The idea that masturbation causes erectile dysfunction is a myth. Regular orgasm actually helps keep our sexual systems in good working order. In uterus-havers, masturbation activates and strengthens pelvic floor muscles, which in turn seems to boost arousal, response, and sensation during sex.
“Since the body works on a use-it-or-lose-it principle, masturbation can be very supportive of good sexual functioning,” Madeleine Castellanos, the Sex MD, tells the Daily Dot. “It promotes healthy blood flow to the genitals and reinforces the connection between the brain and the sex organs. In doing so, masturbation also increases blood flow all over the body and increases oxytocin secretion which promotes trust, relaxation, and more vibrant muscles and tissues.”
4) Masturbation helps you sleep
“Masturbation is often also used as a sleep aid, of sorts—helping people who are having trouble sleeping doze off,” Sinclair says. “Many people cite that falling asleep is actually one of the core reasons that they masturbate—the effects are that powerful!
In addition to hormones that promote relaxation and drown out discomfort, orgasm also affects our serotonin, vasopressin, and norepinepherine levels. Like oxytocin, vasopressin combats the stress hormone cortisol, meanwhile, serotonin (another feel-good neurotransmitter) and norepinephrine work in tandem to regulate our REM cycles and improve sleep quality.
5) Masturbation improves partnered sex
“Asking for what you want in the bedroom with a partner is important to achieving sexual satisfaction, but it’s not always easy,” Sinclair says. “Whether it’s because we don’t know what we want or because we’ve never vocalized it before, speaking up about desires can be tough.”
The first step in communicating your needs involves figuring out what those actually are. Masturbation helps you to pinpoint what feels good to you and what doesn’t. “People who learn to give themselves pleasure through masturbation can more easily teach a partner about what feels good for them physically and what arouses them psychologically,” Castellanos says.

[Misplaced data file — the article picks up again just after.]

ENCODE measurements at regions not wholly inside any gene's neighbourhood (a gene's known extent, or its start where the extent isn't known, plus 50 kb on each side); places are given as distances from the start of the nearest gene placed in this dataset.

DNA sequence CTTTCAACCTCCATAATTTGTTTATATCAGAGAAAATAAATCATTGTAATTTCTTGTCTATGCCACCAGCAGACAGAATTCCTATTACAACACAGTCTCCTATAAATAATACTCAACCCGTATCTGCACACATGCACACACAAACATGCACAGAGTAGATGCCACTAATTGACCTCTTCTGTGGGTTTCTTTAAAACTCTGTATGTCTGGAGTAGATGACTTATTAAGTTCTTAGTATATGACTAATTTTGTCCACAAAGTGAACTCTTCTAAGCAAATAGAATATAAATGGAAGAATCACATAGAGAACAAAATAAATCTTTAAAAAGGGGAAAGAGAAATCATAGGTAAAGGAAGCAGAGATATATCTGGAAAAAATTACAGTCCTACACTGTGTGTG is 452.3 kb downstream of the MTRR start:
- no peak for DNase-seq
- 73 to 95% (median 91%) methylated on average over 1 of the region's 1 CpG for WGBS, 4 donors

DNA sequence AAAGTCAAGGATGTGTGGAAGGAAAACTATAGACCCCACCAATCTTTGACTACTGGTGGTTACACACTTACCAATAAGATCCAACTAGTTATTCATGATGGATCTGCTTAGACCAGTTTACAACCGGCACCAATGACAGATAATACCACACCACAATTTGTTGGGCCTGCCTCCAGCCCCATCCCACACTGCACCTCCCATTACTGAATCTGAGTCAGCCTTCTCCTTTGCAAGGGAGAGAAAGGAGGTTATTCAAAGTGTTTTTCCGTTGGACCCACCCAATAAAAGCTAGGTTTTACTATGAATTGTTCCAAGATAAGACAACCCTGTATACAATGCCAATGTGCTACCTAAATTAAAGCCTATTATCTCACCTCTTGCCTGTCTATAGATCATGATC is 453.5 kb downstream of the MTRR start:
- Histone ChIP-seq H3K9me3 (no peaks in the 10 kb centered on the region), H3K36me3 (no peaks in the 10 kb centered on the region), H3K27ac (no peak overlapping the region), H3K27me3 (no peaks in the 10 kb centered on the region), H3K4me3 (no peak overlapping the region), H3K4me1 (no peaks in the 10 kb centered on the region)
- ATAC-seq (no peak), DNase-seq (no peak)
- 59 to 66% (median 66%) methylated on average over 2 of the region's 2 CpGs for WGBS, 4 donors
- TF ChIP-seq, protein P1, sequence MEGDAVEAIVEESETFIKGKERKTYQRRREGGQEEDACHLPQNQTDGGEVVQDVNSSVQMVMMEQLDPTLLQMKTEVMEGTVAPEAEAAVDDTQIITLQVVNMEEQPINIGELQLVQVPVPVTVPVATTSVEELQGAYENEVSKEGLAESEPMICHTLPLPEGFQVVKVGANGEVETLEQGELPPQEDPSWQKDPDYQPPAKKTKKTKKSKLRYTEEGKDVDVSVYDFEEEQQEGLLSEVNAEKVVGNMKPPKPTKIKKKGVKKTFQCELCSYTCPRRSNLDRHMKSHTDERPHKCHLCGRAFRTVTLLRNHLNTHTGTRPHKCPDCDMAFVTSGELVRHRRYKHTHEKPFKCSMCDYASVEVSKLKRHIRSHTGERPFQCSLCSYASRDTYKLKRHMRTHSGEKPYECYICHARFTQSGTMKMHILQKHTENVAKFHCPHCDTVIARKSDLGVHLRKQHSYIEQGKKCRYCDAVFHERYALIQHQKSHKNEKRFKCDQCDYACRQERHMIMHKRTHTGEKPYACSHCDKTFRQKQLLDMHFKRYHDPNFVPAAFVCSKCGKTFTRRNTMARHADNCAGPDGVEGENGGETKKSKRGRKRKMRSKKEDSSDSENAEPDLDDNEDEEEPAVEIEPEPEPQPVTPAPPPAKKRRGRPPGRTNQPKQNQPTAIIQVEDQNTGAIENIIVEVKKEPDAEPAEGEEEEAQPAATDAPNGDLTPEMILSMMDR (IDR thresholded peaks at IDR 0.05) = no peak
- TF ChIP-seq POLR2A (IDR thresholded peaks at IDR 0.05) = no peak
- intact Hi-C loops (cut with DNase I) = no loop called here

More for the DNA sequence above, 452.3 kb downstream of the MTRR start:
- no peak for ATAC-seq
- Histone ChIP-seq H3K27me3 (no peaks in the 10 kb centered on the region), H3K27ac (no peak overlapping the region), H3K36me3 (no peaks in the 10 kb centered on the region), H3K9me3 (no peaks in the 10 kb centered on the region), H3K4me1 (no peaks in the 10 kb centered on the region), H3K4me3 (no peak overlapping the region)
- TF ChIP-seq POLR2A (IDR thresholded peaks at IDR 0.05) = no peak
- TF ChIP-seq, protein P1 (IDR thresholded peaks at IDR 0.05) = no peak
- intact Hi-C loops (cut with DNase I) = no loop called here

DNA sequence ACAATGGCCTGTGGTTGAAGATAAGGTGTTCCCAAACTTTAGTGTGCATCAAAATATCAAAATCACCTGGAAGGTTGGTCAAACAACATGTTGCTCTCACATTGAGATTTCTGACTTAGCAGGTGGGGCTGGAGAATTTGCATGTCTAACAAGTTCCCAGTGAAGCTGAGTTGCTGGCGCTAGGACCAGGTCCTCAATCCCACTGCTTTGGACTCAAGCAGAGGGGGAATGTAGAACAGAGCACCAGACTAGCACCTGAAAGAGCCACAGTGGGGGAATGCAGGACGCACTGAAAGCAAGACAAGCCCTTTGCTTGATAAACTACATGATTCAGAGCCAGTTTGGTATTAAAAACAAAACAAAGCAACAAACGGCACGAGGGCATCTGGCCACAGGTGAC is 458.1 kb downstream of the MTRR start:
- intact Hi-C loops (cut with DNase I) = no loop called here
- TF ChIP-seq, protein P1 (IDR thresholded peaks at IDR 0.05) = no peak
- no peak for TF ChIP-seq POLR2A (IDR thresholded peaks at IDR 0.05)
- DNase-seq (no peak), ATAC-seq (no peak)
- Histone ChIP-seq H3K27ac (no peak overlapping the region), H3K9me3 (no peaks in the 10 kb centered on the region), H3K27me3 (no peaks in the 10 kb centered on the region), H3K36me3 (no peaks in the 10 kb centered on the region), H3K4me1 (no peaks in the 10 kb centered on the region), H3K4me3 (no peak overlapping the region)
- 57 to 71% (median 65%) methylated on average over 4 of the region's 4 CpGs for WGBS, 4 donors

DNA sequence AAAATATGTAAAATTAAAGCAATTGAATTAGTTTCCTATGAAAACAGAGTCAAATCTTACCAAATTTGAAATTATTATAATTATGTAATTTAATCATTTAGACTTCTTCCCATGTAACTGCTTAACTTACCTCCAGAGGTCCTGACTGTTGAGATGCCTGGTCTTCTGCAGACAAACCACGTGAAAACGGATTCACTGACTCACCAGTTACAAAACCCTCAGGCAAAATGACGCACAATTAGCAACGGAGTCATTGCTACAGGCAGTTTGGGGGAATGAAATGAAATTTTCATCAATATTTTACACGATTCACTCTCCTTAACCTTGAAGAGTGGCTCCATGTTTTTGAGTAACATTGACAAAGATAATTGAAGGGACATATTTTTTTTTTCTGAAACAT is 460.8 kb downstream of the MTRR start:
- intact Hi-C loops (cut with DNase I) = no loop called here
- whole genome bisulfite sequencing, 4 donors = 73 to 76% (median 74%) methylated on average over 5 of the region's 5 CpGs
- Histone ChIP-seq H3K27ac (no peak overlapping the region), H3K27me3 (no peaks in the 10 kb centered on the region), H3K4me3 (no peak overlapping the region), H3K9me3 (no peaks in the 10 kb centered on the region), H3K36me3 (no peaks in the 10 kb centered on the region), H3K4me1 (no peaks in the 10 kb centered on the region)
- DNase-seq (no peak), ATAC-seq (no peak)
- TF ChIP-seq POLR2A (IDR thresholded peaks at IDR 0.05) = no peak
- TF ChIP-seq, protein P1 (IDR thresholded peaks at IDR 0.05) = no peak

Knowing what you don’t like is just as important as knowing what you do, and being able to communicate that leads to more satisfying and connected partnered sex.
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6) Masturbation improves body confidence
Getting to know your body and what makes it feel good helps counteract the shame culturally assigned to sexuality. This can be particularly important to those who identify as women and who have long been “socialized to feel embarrassed or ashamed of their genitals,” Marin explains. “But the more familiar you get with your own genitals, the more confident you feel with them.”
In addition to regularly inducing surges in the hormones that make you physically feel good, learning to view your genitalia as a source of pleasure can go a long way toward improving sexual confidence, helping you to feel comfortable in your own body.
7) Masturbation is the safest form of sex
Masturbation is you time, which means no one else’s genitals—and the infections they might carry—enter into the equation. Of course, masturbation with a partner can be great, but solo sex is the safest form of sex there is. This is one of the biggest benefits of masturbation: Your hand can’t get you pregnant, and masturbation won’t leave you with an STI.
Furthermore, the Women’s Health Network reports that, for those of you with uteruses, vaginas, and cervixes, masturbation may actually decrease your risk of reproductive infections. In addition to relieving pain and lubricating vaginal tissue, orgasm flushes unfriendly bacteria out through the cervix, potentially reducing the incidence of urinary tract infections, yeast infections, and cervical infections.
8) Masturbation provides excellent opportunities for alone time and privacy
I am the firmest believer that, if more people learned to enjoy and feel comfortable spending time alone, then we would all enjoy happier and more rewarding relationships with others. Especially when it comes to sex, there’s a tendency to prioritize others’ pleasure. “Masturbation is a time for a person to focus solely on their pleasure without emotional entanglement or complication,” Castellanos says.
Solo sex is a time to relax by yourself and to enjoy yourself without having to factor in anyone else’s needs. Masturbation, according to Marin, “means removing yourself from your usual surroundings and creating time and space for yourself.” Particularly in a period when our political readers cook up new stress, agitation, and fear specials every goddamn day, carving out time to step away and concentrate on one thing that makes you feel good even for a second seems, to me, both beneficial and prudent. Masturbation: consider it self-care.
Claire Lampen is a lifestyle reporter who covers sex, gender, and reproductive rights. Formerly a Fulbright fellow, she has published work with Vogue, Gizmodo, Refinery29, Teen Vogue, the BBC, Vice, Marie Claire, and more.